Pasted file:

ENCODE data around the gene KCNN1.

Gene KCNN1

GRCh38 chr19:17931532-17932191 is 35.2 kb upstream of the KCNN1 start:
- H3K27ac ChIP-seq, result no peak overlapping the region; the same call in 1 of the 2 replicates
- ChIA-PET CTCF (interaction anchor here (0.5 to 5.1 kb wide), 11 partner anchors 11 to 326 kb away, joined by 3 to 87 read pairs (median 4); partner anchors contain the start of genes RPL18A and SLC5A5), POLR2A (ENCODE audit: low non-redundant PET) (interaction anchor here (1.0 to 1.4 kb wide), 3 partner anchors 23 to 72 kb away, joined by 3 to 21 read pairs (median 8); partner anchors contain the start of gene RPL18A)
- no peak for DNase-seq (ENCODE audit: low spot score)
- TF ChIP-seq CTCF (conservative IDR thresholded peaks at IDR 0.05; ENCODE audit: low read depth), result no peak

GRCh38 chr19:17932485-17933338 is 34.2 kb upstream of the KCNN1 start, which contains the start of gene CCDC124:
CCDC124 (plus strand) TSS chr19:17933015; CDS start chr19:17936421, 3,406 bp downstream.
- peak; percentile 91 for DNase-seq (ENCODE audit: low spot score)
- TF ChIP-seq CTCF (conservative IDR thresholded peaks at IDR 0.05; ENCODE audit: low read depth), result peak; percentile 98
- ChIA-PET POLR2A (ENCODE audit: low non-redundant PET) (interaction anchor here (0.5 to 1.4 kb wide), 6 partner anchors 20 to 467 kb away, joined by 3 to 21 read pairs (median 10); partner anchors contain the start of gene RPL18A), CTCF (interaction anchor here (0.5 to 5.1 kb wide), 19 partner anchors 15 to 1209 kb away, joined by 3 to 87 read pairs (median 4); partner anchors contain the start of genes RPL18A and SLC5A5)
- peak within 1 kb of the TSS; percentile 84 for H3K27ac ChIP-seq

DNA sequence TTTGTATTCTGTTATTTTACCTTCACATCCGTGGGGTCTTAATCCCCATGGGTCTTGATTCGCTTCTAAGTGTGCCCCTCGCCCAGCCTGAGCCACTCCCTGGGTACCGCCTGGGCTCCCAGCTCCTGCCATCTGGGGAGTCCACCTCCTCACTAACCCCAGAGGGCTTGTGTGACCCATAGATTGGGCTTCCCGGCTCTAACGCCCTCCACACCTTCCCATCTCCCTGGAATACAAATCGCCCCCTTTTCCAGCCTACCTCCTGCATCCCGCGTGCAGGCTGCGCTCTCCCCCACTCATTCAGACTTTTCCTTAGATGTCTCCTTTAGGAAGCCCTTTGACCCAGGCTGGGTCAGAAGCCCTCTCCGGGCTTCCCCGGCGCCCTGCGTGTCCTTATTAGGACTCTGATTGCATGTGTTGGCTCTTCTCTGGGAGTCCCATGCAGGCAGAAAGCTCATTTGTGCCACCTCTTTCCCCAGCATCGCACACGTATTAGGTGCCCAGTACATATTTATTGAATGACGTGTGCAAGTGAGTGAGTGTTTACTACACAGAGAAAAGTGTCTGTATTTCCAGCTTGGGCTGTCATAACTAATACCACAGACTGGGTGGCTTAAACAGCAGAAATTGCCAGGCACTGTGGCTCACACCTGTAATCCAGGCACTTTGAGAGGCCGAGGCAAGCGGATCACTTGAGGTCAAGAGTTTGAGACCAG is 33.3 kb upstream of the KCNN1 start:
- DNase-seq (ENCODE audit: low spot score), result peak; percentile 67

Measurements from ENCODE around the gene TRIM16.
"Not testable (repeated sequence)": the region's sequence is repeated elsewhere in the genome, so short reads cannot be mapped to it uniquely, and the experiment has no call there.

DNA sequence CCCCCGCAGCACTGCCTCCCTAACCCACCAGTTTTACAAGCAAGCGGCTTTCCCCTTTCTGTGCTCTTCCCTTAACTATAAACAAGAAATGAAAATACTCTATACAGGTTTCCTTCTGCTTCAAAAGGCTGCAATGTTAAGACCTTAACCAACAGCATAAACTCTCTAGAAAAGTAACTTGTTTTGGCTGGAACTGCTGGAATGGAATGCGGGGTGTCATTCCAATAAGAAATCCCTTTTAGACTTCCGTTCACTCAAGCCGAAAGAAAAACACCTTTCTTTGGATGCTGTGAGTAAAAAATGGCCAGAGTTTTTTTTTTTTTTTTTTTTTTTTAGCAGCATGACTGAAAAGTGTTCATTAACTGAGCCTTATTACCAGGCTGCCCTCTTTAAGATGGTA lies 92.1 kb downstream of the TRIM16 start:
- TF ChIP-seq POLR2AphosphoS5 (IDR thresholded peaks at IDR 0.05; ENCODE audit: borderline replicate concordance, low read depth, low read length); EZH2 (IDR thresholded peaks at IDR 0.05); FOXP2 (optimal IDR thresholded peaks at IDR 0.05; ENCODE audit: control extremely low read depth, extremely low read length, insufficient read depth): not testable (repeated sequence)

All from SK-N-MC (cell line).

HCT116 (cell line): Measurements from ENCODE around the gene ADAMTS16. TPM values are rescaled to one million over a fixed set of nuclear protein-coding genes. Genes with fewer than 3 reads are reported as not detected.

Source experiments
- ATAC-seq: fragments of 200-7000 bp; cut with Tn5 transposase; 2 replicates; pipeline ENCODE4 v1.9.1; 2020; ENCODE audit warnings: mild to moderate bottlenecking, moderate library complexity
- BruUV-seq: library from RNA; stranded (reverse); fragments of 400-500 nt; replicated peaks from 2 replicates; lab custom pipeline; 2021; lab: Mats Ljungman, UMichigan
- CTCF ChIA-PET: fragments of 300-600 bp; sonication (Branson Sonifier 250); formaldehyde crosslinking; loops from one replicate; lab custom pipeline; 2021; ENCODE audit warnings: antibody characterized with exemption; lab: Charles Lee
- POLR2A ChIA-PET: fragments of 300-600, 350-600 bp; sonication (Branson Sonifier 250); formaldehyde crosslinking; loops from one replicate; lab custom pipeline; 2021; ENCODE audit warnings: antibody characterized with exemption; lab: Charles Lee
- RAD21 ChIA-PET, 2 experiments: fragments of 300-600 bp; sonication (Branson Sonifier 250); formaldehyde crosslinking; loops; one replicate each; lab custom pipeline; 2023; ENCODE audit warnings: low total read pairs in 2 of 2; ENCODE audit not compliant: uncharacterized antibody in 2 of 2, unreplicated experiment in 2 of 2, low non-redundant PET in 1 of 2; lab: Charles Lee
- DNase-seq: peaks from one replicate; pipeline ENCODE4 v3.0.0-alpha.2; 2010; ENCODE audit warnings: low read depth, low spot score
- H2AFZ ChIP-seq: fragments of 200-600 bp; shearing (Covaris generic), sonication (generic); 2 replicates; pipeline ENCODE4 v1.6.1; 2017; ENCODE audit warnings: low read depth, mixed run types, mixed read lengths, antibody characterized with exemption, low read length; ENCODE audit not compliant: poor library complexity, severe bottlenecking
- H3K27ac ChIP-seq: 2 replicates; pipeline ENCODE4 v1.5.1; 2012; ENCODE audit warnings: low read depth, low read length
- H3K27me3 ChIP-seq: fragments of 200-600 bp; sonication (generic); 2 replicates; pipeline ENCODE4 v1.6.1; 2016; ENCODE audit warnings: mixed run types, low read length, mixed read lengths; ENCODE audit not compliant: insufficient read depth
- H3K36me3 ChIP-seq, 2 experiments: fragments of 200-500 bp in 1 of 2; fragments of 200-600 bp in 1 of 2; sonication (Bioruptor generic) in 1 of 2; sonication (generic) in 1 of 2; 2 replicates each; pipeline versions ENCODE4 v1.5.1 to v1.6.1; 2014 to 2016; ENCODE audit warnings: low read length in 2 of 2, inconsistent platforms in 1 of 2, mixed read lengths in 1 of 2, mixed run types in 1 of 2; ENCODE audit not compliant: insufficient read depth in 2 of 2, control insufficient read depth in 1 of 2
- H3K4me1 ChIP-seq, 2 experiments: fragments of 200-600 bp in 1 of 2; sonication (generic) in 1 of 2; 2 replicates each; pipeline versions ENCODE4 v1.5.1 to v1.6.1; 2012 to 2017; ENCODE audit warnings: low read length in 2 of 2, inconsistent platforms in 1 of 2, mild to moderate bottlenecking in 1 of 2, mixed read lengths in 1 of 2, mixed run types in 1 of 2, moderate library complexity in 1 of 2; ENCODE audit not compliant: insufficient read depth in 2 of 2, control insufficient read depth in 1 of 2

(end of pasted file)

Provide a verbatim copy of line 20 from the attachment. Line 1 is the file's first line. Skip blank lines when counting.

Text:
All from SK-N-MC (cell line).